I had nausea and “heart burn” and light headaches before I was hit with the migraine. I go back to my doctor next month I think I need to talk to her about some help (other than Naprosen and Imitrex). I became so dehydrated.

  • Joyce Korte
    8 years ago

    This looks like an interesting site, One can learn more from people that have migraines than by reading all the medical books that are written on the subject.

  • Janene Zielinski
    8 years ago

    Nausea is sometimes part of my prodome. If it’s mild, I’ve found papaya enzyme to help. When I am lucky enough to get the migraine finally under control with triptans, my nausea is the first symptom to subside. Sometimes at the ER they want to give me Phenergan and that has made me very sick for days afterwards (I guess I have a problem with it). Papaya enzyme is natural, inexpensive and easily available so maybe that may help someone…. but I doubt it will help anyone with severe symptoms.

  • Rebecca Atchison
    8 years ago

    I’ve always found it darkly ironic that I already have a whopping case of idiopathic gastroparesis–24/7 violent nausea & plenty of vomiting for the past 12 years or so–so when the migraines hit, I’m so used to dealing with gp that I don’t really notice extra gastric symptoms. It’s already a daily (awful) phenomenon for me. Kind of a backhanded blessing, I guess…

  • Gina Marie Johnson
    8 years ago

    I learn more information on this website than at my Migraine specialist I also suffer Gastroparesis & Chronic migraines along with GERD Been suffering 14+ migraines a month I am taking 3 Amitriptylines & 1 Inderal at bedtime I treat my migraines with Imitrex pill first then after 2 hours if not gone another Imitrex then if that don’t work depending on severity I will either have to do Imitrex injection along with Phenegran suppository or a Percoset These migraines are killing me & my life.

  • Holly
    3 years ago

    I didn’t even realize ppl took amitriptyline for migraines. I used to take it for depression and it made my brain feel foggy. My migraines have actually gotten better since my last laparoscopic surgery for endometriosis 2 yrs ago. Maybe it’s the birth control. I know my hormones play a part in them. Just like that storm last night…

  • Dawn Miller Emde
    8 years ago

    Are you keeping a food diary?

  • Joyce Korte
    8 years ago

    Can you really take Imitrex pill and then use the injections and the pill in that close together. ?? My Dr. warned against using to much of the stuff.
    I’ve been on it 10 + years and average 6 shots a month.

    The injections usually take care of a migraine unless it involves sinuses.

    I am now using 80 mgs of Inderal, and 25 mgs of Amitriptiline before I go to bed and I don’t wake up with a Migraine during the nite.

  • Jessi Newman
    8 years ago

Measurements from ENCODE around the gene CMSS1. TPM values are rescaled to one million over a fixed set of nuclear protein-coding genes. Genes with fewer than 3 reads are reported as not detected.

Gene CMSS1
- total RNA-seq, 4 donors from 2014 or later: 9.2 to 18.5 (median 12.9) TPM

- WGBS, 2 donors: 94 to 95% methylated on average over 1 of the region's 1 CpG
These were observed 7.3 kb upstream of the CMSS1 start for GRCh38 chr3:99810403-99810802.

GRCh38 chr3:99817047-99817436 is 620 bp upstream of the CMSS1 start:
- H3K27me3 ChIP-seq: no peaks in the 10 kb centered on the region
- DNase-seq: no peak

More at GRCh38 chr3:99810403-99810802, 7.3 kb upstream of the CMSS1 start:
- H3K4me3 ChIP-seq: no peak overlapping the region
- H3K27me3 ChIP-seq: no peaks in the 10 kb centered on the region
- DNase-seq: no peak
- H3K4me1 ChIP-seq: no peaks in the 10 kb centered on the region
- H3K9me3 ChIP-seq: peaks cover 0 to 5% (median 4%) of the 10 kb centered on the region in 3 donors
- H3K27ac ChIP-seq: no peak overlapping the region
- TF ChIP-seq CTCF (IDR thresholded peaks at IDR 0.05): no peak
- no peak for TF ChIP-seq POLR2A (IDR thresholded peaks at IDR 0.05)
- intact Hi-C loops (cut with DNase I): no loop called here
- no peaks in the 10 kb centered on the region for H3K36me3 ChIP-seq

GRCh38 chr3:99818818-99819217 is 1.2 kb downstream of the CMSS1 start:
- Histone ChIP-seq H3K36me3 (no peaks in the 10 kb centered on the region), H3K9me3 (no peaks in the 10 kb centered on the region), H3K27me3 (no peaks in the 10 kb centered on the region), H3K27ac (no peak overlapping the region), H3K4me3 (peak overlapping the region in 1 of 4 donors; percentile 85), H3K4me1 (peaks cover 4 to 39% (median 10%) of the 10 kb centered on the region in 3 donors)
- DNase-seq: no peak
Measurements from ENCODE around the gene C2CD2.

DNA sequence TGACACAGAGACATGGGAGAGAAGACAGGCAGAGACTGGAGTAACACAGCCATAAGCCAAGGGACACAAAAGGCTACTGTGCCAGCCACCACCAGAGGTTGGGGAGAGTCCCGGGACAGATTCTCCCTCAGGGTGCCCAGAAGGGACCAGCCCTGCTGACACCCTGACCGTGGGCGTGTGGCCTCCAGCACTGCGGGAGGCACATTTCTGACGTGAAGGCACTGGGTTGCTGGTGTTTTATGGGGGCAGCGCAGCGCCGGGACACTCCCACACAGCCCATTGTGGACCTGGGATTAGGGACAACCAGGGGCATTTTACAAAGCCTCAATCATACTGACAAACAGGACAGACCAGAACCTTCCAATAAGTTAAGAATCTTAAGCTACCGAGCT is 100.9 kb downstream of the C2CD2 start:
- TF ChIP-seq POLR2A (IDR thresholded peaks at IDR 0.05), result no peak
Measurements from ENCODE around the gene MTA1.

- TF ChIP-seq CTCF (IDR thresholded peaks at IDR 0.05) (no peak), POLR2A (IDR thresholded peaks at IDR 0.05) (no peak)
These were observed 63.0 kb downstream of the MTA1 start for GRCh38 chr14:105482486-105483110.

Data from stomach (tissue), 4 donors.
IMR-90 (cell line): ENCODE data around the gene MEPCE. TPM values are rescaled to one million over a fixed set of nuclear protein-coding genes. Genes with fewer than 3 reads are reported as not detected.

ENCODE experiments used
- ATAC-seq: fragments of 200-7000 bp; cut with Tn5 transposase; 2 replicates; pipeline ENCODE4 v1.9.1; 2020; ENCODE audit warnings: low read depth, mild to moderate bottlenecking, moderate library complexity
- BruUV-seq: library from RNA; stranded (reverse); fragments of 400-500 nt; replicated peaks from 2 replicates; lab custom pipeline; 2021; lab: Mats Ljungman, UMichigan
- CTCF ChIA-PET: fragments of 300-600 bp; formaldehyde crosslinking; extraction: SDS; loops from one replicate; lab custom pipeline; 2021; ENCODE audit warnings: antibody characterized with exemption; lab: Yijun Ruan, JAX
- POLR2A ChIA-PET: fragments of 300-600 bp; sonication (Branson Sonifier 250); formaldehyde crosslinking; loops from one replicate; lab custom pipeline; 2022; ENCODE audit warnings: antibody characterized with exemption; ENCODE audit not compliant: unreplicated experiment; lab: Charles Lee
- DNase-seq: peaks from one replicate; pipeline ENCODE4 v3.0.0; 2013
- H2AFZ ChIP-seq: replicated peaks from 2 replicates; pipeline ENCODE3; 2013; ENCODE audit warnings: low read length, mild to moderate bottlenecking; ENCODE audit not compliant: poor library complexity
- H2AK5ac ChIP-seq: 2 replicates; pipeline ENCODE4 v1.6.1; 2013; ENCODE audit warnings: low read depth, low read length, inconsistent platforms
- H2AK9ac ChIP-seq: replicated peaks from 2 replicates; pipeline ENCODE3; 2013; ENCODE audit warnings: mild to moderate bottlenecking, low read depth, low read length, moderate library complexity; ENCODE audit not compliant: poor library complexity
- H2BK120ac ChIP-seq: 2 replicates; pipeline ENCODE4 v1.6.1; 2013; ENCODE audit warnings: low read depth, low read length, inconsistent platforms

ive tryed it all fyi never take the spray it makes it worst. i ve tryed every migraine med too i hope u feel better! ive had one for 3 days been puke in since yesterday! have u thought about seeing a pain mang dr. praying for u..

  • Gina Marie Johnson
    8 years ago

    With the blades? lol

  • Herb Glaser
    8 years ago

    Start small, then go big.

  • Gina Marie Johnson
    8 years ago

    To slice my wrist or cut my head off he he he

  • Phil DeMarco
    8 years ago

    sometimes the best cure is a sharp sword…..

  • Andrea Thomas Krohn
    8 years ago

    This is a huge part of my migraines.

  • Georgia Slesinger
    8 years ago

    Gastric problems are the FIRST sign a migraine is on its way for me:( Every single time:(

  • Maureen Baxter Douglas
    8 years ago

    Thank you for this. It is one of the things I noticed with mine but except for the nausea no one else seemed to know what I was talking about. In the middle of day three of a migraine right now. Hoping the medicine kicks in before I start throwing up.

  • Anna Thomas
    8 years ago

    Hope you feel better soon Maureen!

  • Judy Collins
    8 years ago

    neurontin was added to my medication regime, for me constipation incresed proportionally to the dose of med.

  • Lynette J. Plude
    8 years ago

    This is so educational and helpful to me that I can’t even begin to tell you. This has been me my while life and yet here I am reading about this for the very first time. Thank you so much for this info and I am going to discuss this with my Dr. because I find that when I take oral meds for pain or nausea it takes hours for it to help. The suppositories he gives me work better unless I lose them from my bowels emptying out suddenly as discussed in this article and they seem like even when that doesn’t happen they even take a long time to work. I think that is most likely due to the fact that when not having a migraine I am the extrremely the opposite. I am 55yrs now and can remember talking to my Dr.’s about this 40 years ago and they knew no reason for why this would happen back then. Again thank you for this info!

  • Barbara Collins
    8 years ago

    This is a big component of migraines, to me. You feel like you have eaten a huge meal even though you haven’t. Food doesn’t digest and the medications don’t absorb very quickly. The nausea sets in. Then after the days of migraine are over, the results of the gastric mobility take place in varying ways.